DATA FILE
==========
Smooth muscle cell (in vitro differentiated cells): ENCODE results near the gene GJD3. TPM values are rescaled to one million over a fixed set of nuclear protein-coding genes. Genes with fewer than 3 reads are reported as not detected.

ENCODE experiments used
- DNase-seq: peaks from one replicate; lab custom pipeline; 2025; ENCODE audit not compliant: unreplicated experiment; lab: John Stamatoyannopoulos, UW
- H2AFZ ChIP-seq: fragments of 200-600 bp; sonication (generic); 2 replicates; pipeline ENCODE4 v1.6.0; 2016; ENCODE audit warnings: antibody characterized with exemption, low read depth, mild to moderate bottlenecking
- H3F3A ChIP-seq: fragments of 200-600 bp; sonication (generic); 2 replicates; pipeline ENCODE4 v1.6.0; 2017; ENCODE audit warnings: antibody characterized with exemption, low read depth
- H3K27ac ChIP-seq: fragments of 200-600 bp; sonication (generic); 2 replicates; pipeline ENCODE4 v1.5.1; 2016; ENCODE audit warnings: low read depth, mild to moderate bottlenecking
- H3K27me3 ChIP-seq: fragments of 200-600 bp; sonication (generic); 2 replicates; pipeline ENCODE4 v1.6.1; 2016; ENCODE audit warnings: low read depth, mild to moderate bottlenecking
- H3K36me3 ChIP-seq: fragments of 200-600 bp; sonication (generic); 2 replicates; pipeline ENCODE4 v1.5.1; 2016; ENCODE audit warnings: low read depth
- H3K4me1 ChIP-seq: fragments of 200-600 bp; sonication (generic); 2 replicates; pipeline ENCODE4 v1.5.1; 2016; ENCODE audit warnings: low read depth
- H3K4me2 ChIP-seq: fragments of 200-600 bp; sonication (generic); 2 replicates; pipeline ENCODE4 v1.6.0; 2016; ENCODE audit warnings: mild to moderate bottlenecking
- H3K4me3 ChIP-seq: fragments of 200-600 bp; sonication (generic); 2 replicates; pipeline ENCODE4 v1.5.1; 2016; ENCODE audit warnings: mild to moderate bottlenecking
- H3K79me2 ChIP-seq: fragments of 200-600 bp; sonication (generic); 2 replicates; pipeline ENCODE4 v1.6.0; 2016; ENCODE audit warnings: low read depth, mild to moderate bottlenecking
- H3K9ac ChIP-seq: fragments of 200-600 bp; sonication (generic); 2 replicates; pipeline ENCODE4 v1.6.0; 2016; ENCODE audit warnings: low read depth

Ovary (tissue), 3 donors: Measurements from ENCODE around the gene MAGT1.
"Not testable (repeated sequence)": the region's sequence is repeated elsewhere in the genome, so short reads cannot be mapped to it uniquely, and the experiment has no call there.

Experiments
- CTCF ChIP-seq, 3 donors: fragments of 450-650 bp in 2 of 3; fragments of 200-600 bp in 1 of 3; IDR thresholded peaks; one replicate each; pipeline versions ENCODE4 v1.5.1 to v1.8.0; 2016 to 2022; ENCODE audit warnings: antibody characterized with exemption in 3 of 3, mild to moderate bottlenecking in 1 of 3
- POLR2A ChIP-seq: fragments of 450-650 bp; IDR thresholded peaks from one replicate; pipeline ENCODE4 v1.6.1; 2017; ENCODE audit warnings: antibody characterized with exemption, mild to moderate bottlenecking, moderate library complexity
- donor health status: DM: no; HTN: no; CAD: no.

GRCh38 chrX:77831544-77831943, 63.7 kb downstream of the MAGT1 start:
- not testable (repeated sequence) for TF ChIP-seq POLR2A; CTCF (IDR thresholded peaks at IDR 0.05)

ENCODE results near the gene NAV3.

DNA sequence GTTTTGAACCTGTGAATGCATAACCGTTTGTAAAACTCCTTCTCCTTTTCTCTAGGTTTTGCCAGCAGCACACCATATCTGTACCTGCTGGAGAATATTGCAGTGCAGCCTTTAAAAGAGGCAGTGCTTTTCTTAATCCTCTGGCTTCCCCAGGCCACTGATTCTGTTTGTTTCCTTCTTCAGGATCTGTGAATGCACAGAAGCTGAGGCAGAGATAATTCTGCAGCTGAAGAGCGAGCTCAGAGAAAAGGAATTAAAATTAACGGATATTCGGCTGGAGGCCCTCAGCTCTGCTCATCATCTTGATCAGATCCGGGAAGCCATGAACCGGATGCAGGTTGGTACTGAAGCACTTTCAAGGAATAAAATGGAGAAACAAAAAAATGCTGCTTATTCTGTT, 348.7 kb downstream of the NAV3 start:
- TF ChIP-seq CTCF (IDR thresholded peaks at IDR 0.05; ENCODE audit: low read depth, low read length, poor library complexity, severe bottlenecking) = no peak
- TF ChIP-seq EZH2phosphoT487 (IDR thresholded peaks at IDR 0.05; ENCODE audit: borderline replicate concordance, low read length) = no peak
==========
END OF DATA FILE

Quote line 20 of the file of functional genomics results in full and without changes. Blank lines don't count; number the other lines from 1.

GRCh38 chrX:77831544-77831943, 63.7 kb downstream of the MAGT1 start: